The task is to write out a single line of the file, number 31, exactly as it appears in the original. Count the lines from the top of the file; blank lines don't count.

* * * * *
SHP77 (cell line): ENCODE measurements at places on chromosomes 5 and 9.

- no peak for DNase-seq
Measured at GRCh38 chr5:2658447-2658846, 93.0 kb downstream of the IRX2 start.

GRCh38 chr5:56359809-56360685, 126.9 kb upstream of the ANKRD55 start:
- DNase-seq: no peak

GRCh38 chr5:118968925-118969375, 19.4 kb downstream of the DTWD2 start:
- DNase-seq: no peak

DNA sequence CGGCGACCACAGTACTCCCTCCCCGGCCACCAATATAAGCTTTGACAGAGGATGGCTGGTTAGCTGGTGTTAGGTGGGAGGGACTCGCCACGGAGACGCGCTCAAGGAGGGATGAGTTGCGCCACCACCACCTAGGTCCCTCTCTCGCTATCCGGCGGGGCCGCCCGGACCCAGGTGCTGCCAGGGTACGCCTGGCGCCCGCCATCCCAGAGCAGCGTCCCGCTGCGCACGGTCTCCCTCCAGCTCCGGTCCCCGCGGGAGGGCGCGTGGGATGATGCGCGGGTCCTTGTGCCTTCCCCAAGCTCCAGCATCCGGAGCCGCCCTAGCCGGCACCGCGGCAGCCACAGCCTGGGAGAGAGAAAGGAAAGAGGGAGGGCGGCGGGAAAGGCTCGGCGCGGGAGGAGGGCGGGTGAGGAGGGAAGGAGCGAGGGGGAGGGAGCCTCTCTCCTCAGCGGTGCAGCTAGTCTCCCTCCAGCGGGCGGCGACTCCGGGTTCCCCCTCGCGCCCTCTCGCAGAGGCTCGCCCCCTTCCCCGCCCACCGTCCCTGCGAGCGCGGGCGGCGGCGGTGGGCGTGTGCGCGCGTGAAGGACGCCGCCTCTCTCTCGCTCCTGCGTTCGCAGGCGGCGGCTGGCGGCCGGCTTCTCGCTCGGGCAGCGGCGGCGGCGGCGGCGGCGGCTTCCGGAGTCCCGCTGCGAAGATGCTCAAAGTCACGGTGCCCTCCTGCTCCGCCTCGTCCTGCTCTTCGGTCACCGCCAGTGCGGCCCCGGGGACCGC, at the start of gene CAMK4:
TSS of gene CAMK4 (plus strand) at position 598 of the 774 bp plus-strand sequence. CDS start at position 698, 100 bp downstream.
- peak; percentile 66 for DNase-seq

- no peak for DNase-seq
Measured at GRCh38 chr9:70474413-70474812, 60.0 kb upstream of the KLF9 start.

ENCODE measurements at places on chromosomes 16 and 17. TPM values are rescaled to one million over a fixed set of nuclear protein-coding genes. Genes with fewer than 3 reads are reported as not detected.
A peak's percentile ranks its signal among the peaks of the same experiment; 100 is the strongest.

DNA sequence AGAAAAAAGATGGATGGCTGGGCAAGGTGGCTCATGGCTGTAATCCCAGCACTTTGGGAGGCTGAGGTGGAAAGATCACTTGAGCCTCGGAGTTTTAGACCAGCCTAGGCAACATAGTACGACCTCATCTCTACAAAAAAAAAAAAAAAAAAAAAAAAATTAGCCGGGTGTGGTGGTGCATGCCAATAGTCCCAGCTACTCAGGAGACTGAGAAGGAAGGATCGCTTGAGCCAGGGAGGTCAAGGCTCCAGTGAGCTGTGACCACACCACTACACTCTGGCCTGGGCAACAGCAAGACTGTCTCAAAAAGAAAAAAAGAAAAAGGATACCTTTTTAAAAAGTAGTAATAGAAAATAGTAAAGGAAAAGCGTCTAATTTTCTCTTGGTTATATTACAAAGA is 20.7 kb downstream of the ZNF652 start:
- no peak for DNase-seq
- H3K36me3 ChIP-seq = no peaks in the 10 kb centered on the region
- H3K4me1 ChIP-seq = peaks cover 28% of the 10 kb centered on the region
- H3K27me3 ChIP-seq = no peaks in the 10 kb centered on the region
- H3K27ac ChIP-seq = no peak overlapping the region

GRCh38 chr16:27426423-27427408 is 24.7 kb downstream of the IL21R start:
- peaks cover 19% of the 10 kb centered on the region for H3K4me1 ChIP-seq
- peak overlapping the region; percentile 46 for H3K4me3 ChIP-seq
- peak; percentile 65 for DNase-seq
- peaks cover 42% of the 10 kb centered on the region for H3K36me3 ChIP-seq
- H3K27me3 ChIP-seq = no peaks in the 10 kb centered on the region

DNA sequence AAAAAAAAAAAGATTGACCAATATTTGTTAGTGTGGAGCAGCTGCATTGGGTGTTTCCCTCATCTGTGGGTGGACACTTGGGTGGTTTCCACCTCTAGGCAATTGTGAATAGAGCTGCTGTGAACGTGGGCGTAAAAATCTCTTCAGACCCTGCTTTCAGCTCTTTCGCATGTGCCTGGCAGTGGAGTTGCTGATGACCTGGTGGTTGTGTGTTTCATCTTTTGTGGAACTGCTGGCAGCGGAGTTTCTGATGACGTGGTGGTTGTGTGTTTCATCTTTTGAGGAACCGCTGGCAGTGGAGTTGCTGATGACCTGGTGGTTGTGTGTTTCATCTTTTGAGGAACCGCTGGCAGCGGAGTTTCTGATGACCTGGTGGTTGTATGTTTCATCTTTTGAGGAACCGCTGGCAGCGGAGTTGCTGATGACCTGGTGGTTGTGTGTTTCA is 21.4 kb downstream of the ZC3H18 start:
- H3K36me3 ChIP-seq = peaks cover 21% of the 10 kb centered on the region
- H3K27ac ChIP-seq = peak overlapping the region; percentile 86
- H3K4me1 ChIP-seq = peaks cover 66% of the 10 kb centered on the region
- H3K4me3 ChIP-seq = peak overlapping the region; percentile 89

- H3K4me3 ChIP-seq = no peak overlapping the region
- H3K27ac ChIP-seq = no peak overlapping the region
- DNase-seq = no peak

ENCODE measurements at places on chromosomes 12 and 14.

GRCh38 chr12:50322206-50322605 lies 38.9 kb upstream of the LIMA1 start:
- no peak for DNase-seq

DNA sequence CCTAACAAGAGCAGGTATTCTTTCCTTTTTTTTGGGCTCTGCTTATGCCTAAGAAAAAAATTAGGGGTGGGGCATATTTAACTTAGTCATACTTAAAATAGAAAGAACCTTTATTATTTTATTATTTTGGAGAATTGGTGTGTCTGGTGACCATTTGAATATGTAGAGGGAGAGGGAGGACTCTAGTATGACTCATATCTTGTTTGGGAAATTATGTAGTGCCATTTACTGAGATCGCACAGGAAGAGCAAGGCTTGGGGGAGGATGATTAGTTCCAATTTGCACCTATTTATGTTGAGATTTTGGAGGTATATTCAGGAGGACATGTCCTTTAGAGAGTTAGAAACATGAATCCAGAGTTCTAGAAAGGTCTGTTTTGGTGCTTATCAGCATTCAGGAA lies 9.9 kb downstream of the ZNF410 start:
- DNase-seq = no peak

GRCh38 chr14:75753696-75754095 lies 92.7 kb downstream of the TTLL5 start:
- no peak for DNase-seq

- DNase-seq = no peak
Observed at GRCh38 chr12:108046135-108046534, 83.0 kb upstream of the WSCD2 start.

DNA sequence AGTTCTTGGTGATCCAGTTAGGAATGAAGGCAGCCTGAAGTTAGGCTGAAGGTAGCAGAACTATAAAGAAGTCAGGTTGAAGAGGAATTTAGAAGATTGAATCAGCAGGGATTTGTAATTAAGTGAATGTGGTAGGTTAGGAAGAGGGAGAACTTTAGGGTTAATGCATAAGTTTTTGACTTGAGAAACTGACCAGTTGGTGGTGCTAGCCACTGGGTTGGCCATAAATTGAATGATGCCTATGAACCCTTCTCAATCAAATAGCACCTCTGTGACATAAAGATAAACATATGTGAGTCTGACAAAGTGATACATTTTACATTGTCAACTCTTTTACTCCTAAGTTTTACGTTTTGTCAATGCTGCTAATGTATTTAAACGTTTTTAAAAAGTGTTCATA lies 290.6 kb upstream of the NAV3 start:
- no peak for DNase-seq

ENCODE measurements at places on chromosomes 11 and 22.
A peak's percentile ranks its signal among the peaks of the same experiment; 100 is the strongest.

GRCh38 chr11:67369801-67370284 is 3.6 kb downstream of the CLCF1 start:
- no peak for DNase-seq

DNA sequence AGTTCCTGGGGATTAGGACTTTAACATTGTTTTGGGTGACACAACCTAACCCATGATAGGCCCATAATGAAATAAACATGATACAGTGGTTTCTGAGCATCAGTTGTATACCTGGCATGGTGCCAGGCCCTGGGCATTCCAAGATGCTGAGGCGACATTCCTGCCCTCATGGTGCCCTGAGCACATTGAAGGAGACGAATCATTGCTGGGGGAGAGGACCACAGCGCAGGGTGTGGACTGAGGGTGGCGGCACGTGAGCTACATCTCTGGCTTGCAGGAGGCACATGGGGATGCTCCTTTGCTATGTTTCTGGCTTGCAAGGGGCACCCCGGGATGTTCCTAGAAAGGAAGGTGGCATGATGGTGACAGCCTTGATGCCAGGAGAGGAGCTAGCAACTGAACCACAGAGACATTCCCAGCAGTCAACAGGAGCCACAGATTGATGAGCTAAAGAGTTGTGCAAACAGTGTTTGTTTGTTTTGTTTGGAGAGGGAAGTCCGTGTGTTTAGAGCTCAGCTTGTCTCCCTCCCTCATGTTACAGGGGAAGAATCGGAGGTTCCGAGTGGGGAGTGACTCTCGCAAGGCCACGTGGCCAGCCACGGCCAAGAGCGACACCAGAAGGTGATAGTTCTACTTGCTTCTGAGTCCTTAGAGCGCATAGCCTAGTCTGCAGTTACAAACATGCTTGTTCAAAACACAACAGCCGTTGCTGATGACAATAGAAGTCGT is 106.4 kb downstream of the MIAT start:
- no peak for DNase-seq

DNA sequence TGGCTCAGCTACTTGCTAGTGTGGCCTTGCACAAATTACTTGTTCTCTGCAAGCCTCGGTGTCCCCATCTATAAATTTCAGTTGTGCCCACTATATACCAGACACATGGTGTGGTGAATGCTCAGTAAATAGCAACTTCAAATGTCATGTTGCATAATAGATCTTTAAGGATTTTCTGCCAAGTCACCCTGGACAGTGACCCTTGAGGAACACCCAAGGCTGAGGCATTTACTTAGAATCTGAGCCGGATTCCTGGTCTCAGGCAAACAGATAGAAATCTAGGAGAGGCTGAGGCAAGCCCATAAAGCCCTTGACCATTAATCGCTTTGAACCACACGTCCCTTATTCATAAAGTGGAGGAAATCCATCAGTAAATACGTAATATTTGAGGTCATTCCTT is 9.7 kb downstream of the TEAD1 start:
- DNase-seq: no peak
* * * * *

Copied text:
- H3K4me3 ChIP-seq = peak overlapping the region; percentile 89